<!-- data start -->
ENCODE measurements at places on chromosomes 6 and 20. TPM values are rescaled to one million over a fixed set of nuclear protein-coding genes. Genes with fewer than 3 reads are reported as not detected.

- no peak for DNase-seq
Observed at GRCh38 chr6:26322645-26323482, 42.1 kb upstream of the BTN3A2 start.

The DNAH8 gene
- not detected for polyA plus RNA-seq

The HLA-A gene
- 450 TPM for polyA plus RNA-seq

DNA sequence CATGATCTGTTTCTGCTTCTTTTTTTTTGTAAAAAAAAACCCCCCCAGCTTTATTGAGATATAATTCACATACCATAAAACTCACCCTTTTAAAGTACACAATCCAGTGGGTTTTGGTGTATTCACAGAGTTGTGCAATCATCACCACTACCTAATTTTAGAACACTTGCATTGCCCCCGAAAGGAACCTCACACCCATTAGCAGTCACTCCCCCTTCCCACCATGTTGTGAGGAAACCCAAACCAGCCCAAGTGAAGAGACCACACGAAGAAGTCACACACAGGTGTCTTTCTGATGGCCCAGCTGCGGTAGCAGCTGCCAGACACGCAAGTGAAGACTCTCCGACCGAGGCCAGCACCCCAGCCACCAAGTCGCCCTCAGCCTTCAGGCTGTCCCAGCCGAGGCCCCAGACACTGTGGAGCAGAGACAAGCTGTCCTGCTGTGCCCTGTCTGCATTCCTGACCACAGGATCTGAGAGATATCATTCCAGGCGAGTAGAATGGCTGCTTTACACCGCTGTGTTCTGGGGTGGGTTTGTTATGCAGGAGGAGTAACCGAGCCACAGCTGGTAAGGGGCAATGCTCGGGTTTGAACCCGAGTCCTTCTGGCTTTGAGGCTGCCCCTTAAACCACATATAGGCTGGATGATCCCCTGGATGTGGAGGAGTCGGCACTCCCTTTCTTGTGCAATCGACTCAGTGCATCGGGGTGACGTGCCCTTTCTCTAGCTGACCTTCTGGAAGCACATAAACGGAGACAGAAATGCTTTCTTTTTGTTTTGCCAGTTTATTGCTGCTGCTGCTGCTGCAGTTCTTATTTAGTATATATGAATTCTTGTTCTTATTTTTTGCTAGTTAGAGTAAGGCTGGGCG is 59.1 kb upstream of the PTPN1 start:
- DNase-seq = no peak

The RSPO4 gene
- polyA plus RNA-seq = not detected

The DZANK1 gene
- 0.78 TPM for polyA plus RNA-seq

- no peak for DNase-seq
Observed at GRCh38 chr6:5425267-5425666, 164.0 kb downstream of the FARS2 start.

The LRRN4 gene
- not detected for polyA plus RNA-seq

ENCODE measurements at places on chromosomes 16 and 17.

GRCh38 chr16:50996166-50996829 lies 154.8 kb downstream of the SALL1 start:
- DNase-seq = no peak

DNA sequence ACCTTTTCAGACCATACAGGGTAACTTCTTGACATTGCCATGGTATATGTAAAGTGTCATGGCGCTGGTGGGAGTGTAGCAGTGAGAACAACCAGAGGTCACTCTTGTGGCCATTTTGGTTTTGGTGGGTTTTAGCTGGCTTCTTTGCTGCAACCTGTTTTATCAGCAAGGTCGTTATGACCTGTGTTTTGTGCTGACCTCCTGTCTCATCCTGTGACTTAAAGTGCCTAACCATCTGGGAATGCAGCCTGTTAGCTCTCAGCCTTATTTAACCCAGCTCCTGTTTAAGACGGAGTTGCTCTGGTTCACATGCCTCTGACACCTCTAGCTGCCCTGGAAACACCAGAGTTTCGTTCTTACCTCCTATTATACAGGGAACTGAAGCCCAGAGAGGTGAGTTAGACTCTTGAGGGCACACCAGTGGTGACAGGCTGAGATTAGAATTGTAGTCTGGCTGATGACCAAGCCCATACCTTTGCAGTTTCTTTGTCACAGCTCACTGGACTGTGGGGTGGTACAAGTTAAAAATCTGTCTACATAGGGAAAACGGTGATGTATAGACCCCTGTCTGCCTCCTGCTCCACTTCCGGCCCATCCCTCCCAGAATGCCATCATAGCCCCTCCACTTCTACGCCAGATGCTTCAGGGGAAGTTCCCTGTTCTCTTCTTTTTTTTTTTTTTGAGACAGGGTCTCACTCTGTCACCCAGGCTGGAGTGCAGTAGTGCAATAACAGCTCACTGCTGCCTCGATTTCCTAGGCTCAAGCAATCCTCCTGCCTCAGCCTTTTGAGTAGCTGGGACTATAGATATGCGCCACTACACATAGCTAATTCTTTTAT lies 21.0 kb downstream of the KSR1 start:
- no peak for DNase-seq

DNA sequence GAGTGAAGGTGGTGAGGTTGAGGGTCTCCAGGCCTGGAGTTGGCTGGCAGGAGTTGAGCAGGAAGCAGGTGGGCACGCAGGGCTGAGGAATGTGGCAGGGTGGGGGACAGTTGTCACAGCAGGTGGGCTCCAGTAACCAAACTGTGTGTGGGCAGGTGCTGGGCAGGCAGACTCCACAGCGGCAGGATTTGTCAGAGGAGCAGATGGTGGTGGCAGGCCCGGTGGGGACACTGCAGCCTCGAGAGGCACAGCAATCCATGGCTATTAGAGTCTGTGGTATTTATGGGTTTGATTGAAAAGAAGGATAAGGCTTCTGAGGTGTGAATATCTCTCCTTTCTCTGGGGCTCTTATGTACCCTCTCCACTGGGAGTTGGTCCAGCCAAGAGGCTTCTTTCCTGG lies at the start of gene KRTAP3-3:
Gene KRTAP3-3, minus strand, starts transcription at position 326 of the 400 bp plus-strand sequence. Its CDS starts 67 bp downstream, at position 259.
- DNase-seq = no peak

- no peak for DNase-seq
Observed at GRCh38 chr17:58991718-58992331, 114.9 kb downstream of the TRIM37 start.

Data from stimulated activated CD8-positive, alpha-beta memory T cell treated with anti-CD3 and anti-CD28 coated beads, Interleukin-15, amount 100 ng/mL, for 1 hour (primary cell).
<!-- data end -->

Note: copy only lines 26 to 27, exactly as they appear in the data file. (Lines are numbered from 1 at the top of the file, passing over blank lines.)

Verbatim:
- no peak for DNase-seq
Observed at GRCh38 chr17:58991718-58992331, 114.9 kb downstream of the TRIM37 start.